Tuesday, July 8, 2008

Vanishing Species - Hoolock Gibbon

An Article by Mohan Pai



Hoolock Gibbon
Hoolock hoolock

Hoolock Gibbon is the only ape to be found in India and is a rare, highly endangered species.

Hoolock gibbon also known as white-browed gibbon, is the most accomplished acrobat of all the apes. A round face with a distinctive white band in place of eyebrows, long arms and absence of tail are the distinguishing features of this ape. Its flexible shoulder joints permit greater freedom of arms movement. Its long hands fasten on to branches like hooks. It seizes the branch with one hand, then it swings forward to grasp the next branch with the other hand, and in this way covers m in a single swing, almost literally skimming through the forest canopy at amazing speed. The most common position is hanging and sometimes swinging to and fro, referred to as ‘the crucifixion pose’.
The gibbon’s arms are very long, allowing the fingertips to touch the ground when the animal stands. On the ground the hoolock has a very characteristic gait. Its nose-bridge is more prominent than that of other apes. The gibbon would look quite human if it were not for the fairly heavy brow ridges and the low, sloping forehead.

Hoolock gibbon inhabits all the 7 states of northeast India from 100 to 1,370 m, and the northern, north- east and northwest limit of its range is the river Brahmaputra (Dibang in Arunachal Pradesh) which acts as a physical barrier for its distribution. It inhabits primary evergreen and less seasonal parts of semi-evergreen rainforests and rarely semi-deciduous forests. Habitat loss jeopardizes its survival and it is hunted in its entire range.

Hoolocks are the second largest of the gibbons, after the Siamang. They reach a size of 60 to 90 cm and weigh 6 to 9 kg. The genders are about the same size, but they differ considerably in coloration: males are black colored with remarkable white brows, while females have a grey-brown fur, which is darker at the chest and neck. White rings around the eyes and around the mouth give their face a mask-like appearance.The range of the hoolock extend from Assam in North-East India, to Myanmar. Small populations (in each case few hundred animals) live also in the eastern Bangladesh and in southwest China. Like the other gibbons, they are diurnal and arboreal, going through the trees with their long arms. They live together in monogamous pairs and stake out a territory. Their calls serve to locate family members and ward off other gibbons from their territory. Their diet consists mainly of fruits, insects and leaves.Young hoolocks are born after a seven month gestation, with a milky white fur. After about six months their fur turns black. After 8 to 9 years they are fully mature and their coat reaches its final coloration. Their life expectancy in the wild is about 25 years.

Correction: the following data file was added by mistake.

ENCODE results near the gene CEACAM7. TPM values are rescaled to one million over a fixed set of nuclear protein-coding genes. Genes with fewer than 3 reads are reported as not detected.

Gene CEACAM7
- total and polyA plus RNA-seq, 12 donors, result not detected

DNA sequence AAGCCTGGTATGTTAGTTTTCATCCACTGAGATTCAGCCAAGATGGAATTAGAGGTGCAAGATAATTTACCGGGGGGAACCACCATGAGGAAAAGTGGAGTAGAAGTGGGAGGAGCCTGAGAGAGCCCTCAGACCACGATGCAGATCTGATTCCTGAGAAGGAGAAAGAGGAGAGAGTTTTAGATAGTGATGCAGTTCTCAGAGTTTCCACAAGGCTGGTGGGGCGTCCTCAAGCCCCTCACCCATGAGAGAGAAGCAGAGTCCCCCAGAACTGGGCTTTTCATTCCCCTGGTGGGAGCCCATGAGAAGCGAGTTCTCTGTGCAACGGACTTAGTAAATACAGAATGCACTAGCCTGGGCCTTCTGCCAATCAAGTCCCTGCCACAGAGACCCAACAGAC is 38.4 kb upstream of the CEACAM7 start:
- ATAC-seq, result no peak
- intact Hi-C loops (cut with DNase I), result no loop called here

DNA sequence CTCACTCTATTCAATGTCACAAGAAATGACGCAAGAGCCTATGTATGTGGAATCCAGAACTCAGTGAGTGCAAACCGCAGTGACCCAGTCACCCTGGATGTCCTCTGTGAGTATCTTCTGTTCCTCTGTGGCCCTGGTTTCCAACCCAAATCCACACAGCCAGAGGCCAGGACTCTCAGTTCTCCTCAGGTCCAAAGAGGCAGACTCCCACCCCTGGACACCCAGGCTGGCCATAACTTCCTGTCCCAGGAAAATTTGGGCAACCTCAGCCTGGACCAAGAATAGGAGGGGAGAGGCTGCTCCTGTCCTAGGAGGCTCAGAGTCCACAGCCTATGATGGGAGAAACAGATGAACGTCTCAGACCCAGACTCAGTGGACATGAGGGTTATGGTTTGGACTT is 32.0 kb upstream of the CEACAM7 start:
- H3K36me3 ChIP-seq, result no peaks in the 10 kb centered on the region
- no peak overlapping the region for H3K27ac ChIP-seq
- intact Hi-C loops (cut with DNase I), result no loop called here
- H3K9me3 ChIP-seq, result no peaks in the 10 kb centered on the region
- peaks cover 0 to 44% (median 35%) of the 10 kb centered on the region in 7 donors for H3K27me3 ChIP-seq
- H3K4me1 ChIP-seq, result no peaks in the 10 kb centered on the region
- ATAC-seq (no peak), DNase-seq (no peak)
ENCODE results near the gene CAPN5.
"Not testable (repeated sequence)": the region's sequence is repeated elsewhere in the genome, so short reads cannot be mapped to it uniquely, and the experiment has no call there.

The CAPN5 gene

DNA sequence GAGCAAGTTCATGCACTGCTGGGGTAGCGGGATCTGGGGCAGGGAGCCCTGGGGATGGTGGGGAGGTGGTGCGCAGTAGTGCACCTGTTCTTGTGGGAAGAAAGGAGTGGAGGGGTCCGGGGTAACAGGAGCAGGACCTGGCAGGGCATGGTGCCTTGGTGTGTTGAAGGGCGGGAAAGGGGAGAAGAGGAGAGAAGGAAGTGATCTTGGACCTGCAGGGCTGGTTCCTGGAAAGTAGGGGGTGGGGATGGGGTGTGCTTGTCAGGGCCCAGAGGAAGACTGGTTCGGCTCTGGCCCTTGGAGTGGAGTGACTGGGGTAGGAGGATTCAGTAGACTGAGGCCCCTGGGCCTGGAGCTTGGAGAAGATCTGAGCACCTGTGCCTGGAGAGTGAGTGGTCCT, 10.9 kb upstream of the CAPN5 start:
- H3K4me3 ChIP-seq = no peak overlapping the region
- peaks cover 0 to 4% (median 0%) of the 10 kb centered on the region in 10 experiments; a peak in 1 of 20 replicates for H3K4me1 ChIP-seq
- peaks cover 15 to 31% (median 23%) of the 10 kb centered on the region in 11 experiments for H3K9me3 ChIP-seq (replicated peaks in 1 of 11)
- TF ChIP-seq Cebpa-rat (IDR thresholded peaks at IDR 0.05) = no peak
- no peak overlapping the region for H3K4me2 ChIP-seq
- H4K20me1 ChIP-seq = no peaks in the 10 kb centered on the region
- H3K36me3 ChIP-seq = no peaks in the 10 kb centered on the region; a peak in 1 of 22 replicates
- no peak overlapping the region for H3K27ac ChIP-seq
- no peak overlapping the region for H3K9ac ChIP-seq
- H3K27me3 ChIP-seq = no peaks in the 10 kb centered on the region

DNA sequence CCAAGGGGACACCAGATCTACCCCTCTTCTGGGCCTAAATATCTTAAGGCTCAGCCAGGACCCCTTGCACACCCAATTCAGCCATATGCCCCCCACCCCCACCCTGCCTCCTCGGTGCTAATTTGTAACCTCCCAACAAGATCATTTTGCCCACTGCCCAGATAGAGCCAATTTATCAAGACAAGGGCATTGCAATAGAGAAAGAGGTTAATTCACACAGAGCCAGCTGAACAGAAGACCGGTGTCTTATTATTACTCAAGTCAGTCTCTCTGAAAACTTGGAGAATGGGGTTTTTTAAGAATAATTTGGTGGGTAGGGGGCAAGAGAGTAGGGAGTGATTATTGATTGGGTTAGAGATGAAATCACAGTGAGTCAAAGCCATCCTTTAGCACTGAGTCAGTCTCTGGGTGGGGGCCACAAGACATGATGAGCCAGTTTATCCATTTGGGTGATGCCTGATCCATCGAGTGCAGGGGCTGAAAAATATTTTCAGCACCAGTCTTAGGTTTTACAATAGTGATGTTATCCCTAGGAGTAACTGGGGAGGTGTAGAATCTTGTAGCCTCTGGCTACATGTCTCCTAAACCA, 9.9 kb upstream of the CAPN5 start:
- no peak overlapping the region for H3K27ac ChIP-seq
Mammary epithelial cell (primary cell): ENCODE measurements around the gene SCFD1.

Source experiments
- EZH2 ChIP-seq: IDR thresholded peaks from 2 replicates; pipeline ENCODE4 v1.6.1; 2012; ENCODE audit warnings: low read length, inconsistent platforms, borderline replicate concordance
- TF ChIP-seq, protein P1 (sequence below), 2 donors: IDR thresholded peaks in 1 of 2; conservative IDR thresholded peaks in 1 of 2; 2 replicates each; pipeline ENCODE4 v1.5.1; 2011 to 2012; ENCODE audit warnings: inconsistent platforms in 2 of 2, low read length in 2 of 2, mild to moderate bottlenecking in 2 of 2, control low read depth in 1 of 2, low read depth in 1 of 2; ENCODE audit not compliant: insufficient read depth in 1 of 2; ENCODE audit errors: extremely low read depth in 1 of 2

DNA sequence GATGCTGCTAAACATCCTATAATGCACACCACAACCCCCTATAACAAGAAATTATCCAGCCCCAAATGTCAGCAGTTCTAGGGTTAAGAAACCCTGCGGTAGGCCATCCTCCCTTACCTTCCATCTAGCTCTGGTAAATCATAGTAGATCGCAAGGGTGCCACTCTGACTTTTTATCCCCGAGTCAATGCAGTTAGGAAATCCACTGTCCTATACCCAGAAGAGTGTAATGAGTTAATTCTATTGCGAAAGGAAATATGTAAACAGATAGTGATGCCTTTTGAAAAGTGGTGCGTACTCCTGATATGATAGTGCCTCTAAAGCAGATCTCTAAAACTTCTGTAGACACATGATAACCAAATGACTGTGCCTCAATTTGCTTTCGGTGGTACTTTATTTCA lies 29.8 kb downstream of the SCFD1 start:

In India and Bangladesh its range is strongly associated with the occurrence of contiguous canopy, broad-leaved, wet evergreen and semi-evergreen forests. The species is an important seed disperser; its diet includes mostly ripe fruits, with some flowers, leaves and shoots. Western hoolock gibbons face numerous threats in the wild, and are now entirely dependent on human action for their survival. The debilitating threats include habitat encroachment to accommodate ever-growing human populations and immigration, forest clearance for tea cultivation, the practice of jhuming (slash-and-burn cultivation), hunting for food and “medicine”, capture for trade, and the degradation and decline in quality of their forests that impacts fruiting trees, canopy cover and the viability of their home ranges. Isolated populations face the additional threats arising from the intrinsic effects of small populations. Some populations surviving in just a few remaining trees are subjected to harassment by locals and to lack of food, and are attacked by dogs while attempting to cross clearings between forest patches.

Mostly hunted for food, it is also hunted for other purposes such as ornamentation, taboo, religious ceremonies, traditional medicine, etc. without any restriction.It is listed under Schedule I of the Wildlife (Protection) Act, 1972. IUCN SSC–Red Data Red Book records this species in the ‘Data deficient’ category.

Pic 1:Female Hoolock gibbon. Pic by: Dhritiman Mukherjee

Pic 2: "The Crusifixion Pose" by Ritu Raj Konwar

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2 comments:

Geeta said...

Looks so much like me!!!!!!!!!!!!!!!!!!

prithvi said...

Dear Dada,
I believe the information about the hoolock gibbon posted by you is rather critical. It's role of a seed disperser makes this species extremely valuable to the eco system. Thank you for this insight....Kudos to your effort in spreading awareness on this rather neglected & overlooked topic of preservation of the eco system.....